May 18, 2011 at 1:49 PM ET
Judy Wexler pedaled furiously and, for a few fleeting seconds, achieved what no other human has officially done before — she lifted a human-powered helicopter off the ground.
The flight is still awaiting confirmation from the National Aeronautics Association, but from the perspective of University of Maryland students working on the project, and a video of the attempt, the aircraft appears to have achieved liftoff of 3 to 5 inches, with a hover time of 4 seconds.
An announcement from the aeronautics association is pending.
The X-shaped helicopter, called Gamera, has 42-foot diameter rotors at each end of 60-foot long crossbars. A pilot's module is suspended from the middle, where Wexler, a biology student, sat and pedaled with feet and hands. Pilot included, the contraption weighs just over 200 pounds.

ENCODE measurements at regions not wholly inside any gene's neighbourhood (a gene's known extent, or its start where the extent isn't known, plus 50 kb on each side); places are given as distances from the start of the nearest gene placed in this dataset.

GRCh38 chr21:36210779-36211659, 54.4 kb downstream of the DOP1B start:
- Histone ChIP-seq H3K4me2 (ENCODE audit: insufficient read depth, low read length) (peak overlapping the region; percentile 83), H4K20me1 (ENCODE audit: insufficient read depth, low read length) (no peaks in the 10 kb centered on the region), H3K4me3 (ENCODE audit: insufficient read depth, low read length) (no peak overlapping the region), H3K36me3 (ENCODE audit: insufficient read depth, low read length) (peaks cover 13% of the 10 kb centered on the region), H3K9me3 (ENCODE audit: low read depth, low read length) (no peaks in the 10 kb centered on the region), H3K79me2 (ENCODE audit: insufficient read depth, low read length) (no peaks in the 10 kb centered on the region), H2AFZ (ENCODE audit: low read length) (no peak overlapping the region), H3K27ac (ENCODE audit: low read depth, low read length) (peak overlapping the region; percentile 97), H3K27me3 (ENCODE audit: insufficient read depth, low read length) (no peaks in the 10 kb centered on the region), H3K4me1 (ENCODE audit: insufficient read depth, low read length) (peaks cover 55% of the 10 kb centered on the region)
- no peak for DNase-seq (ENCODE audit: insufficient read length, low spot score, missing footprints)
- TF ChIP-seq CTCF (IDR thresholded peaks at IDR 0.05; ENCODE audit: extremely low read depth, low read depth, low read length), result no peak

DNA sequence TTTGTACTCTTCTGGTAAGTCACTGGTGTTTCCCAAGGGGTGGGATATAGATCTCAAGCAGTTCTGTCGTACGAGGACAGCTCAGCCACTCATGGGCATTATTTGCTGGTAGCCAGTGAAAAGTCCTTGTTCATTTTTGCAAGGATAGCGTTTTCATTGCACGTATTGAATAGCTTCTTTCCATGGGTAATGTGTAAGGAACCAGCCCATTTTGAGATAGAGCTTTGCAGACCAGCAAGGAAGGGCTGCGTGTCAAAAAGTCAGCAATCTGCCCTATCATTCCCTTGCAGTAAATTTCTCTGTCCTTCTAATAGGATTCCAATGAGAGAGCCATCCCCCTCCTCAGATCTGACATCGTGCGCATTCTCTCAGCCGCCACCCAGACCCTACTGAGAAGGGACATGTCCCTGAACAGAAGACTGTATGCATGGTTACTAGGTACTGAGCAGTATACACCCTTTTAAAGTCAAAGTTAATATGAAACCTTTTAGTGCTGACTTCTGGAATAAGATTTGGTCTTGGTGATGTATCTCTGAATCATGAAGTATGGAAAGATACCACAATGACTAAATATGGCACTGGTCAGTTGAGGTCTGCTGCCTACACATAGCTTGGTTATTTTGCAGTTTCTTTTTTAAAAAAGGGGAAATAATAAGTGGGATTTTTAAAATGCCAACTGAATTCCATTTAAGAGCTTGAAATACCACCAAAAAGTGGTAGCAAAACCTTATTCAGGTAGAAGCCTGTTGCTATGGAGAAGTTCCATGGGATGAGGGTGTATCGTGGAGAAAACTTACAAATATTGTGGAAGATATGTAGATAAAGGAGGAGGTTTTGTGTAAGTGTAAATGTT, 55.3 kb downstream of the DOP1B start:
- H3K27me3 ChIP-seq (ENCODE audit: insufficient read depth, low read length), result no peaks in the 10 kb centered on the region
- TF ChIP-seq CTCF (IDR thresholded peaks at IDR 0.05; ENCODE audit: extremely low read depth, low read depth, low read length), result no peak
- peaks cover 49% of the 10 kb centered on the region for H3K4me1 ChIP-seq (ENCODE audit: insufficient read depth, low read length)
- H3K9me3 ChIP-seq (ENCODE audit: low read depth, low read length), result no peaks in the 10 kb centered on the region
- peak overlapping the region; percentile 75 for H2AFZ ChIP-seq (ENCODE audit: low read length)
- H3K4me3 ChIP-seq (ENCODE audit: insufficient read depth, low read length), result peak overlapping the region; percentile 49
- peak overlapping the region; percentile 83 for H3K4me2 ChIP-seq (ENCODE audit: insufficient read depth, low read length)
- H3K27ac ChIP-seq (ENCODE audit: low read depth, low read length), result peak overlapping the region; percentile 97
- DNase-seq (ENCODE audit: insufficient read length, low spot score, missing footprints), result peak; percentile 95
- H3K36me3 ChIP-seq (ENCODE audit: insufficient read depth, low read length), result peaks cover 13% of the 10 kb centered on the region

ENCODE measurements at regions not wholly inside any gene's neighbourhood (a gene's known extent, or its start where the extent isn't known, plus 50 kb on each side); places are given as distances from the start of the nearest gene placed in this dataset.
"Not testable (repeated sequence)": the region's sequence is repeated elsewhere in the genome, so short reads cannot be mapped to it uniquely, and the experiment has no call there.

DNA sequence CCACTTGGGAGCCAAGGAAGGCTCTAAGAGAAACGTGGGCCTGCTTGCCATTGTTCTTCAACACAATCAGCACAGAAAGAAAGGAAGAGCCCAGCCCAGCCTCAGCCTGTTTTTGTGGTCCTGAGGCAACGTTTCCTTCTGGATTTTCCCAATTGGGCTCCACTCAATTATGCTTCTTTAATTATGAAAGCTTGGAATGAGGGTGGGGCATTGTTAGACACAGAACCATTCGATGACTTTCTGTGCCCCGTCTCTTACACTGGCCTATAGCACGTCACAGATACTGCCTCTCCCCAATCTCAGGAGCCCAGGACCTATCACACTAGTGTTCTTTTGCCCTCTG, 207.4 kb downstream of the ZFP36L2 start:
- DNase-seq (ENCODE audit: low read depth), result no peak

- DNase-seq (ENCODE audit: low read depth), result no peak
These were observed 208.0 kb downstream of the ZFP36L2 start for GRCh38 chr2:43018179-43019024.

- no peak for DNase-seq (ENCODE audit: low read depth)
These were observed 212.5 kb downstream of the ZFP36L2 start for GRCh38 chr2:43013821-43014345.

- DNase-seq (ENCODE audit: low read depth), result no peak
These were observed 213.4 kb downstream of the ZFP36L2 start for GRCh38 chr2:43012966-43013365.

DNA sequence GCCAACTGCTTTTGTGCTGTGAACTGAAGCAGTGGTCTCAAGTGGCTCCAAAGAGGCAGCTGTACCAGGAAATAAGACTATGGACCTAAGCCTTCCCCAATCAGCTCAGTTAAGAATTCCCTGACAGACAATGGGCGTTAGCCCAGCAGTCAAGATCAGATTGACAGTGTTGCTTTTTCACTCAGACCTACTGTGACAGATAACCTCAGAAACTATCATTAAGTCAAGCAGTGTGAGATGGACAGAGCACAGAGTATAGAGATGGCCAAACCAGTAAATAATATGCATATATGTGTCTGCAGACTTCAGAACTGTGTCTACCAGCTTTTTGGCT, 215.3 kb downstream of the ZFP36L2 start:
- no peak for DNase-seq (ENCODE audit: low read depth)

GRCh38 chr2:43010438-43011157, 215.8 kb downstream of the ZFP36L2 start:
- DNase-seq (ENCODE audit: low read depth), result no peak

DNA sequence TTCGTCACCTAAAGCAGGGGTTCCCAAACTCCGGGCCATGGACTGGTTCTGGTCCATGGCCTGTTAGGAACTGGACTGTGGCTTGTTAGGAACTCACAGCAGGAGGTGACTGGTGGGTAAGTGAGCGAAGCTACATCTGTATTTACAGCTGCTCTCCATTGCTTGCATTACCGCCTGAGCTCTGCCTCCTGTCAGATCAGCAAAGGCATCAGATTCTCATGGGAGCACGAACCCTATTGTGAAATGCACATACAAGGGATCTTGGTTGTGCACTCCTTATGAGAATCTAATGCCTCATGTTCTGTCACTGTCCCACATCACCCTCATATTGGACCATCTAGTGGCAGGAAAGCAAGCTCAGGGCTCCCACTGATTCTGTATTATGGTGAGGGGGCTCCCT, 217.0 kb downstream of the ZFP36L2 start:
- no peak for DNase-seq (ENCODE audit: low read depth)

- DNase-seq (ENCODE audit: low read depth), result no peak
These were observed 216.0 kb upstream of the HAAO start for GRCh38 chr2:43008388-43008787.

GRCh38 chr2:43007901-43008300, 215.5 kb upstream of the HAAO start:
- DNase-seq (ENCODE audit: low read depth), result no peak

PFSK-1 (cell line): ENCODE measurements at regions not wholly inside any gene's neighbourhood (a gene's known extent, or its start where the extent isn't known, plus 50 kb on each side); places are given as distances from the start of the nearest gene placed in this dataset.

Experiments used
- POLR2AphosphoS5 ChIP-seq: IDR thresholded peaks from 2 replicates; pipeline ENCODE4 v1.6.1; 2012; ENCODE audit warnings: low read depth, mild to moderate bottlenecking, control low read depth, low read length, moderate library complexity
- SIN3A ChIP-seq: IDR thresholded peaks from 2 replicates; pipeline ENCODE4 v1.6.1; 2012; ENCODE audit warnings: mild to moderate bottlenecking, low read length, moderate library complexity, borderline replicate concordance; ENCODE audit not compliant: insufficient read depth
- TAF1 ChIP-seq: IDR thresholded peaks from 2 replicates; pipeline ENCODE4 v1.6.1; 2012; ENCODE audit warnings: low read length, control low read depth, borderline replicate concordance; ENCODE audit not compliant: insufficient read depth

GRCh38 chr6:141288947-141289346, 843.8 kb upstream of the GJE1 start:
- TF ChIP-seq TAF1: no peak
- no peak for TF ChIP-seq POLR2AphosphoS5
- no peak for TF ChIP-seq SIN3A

The liftoff flight is a milestone on a path winning the $250,000 Sikorsky Prize, an X-prize like contest for human-powered helicopters. Winning the prize requires keeping the helicopter aloft for at least 60 seconds and reaching a height of 10 feet.
To see the feat for yourself, check out the video above. The flight comes at about 3 minutes.
An ecstatic Brandon Bush, a graduate student in the university's school of engineering and project team member, says they'll review the tape but, "it is definitely a world record for us, first woman in a human-powered helicopter, maybe even a time record."
John Roach is a contributing writer for msnbc.com. Connect with the Cosmic Log community by hitting the "like" button on the Cosmic Log Facebook page or following msnbc.com's science editor, Alan Boyle, on Twitter (@b0yle).